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Lately there has been a great deal of attention placed upon the amounts of sodium consumed in the average North American diet and the incidence of hypertension.
The controversy was been caused by an article written in The New York Times by a reporter who reported on the recent findings published by The Institute of Medicine regarding the policy of lowered sodium intakes. The article suggested that further reductions of sodium intakes below the recommended values of 2300 Mg. per day could not be supported with scientific evidence and were not helpful. Previously recommended new guidelines of 1500 Mg. of sodium per day have been proposed by the American Heart Association. This lower recommendation, as suggested was not supported in the article and therein lays the controversy.
The current average daily recommended intake of sodium is 2300 Mg. per day, but if you look at some recent work completed the Centres of Disease Control and Prevention, they found that specific populations of people could greatly benefit from further reductions in sodium from 2300 Mg. to 1500 Mg. (blacks and those who already have hypertension, diabetes, heart disease and kidney disease) The research found that approximately 50% of those people who were over the age of two years could benefit from further reductions in sodium intake to 1500 Mg. per day. They also found that approximately 85% of the American population was consuming more that 2300 Mg. of sodium per day!
In my opinion, the recommendation of lowering the daily sodium intakes from 2300 Mg. to 1500 Mg. in susceptible groups makes a great deal of sense. However, what the press reporting fails to recognize is that the majority of North Americans are not even close to achieving the recommended daily amounts of sodium. The average North American consumes 3400 Mg. of sodium per day! This is an average amount, with many people obviously consuming much more sodium every day.
I think there are some people who are missing the point in this case!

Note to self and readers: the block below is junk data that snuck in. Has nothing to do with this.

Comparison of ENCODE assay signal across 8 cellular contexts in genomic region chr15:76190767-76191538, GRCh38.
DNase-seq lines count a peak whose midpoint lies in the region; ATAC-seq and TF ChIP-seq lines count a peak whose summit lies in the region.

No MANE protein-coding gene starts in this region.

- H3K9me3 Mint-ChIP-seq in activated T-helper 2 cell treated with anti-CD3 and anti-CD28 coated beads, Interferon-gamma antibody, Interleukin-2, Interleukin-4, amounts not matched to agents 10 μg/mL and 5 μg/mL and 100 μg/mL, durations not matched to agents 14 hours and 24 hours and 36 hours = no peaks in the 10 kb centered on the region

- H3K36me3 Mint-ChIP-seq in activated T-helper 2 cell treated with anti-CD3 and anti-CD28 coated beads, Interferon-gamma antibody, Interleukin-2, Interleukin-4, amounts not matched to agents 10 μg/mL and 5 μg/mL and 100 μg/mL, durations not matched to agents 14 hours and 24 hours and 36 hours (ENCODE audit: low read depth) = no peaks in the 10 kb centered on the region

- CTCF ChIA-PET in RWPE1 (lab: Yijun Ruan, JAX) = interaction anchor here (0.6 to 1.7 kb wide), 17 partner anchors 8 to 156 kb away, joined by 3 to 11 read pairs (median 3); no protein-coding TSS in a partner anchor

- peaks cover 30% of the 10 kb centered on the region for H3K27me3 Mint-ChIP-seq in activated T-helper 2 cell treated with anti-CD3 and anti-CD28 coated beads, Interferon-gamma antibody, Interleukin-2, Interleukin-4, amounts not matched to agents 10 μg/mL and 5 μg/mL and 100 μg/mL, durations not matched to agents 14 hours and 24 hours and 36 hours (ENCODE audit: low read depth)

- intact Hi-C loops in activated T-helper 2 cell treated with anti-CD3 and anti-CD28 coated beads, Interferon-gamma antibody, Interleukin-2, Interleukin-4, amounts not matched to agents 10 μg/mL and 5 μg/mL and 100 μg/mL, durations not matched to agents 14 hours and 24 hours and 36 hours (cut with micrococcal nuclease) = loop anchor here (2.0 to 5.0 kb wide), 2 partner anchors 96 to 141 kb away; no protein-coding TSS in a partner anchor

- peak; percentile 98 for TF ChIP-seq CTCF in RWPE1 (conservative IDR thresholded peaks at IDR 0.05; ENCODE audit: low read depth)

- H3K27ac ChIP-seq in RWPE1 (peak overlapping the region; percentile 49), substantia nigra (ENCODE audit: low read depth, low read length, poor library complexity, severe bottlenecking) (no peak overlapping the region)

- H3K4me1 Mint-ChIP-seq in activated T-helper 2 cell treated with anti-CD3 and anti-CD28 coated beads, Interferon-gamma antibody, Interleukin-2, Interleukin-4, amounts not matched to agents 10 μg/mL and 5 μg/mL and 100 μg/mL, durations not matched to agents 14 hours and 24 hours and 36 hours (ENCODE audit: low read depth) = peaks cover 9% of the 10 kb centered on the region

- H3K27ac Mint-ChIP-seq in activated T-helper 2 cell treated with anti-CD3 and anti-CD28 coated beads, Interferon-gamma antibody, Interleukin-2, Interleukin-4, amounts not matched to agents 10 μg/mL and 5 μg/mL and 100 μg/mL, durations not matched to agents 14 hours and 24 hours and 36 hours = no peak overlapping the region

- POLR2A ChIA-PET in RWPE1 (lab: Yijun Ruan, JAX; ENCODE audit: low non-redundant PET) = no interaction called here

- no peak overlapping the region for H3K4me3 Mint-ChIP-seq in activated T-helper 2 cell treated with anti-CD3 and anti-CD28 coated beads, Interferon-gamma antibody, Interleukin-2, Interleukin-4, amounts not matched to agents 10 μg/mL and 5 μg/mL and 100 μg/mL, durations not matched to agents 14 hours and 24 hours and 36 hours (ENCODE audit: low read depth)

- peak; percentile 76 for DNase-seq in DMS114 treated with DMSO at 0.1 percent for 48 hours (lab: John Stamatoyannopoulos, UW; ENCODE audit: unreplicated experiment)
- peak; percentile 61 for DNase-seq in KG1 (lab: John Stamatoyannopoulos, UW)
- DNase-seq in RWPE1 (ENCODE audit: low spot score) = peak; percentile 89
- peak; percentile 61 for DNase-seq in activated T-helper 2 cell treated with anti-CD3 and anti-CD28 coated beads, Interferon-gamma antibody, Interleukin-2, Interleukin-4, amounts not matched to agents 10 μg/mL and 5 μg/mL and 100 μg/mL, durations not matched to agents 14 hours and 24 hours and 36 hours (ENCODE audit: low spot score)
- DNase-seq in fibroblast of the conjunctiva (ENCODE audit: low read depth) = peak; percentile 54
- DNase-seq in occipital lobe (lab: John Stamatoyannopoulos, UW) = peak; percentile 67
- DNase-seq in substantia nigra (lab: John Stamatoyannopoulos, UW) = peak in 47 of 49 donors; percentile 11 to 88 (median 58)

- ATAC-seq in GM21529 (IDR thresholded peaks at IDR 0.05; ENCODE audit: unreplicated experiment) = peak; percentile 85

In general terms, the decrease in sodium intake to 1500 Mg. from 2300 Mg. has been shown to be beneficial to specific groups of people who can best realize the greatest benefit of lowered sodium intake, (those whom are salt sensitive). However, the vast majority of people need to reduce their current intakes of sodium by at least 1 Gm. per day just to meet the recommended intake for sodium. In my opinion, there is a definite benefit to lowering sodium intake to the desired, recommended levels. In some cases, the amounts of sodium need to be drastically reduced in individuals who are experiencing chronic disease, are salt-sensitive or have hypertension which is not being adequately controlled.
Here in Canada, as public health issue, this is quite significant because the amounts of sodium currently eaten greatly exceed our needs. The typical western diet is loaded with sodium; even some of the “so called” weight-loss foods and health foods can have large amounts of sodium. Certainly, I feel that the talking points should focus around trying to get some people to meet the current sodium recommendations. Obviously this can be accomplished by reading labels, asking questions and trying to consume a diet composed of fresh food, devoid of processing, refining and additives. Try to also limit the consumption of fast food, junk food, frozen entrees and canned foods.
Although fast food outlets need to publish the amounts of sodium contained in their foods….people also need to also limit their intakes of such foods they understand are higher in sodium.
Dr. Kevin. J. McLaughlin
Clinical Director: The Vitality Project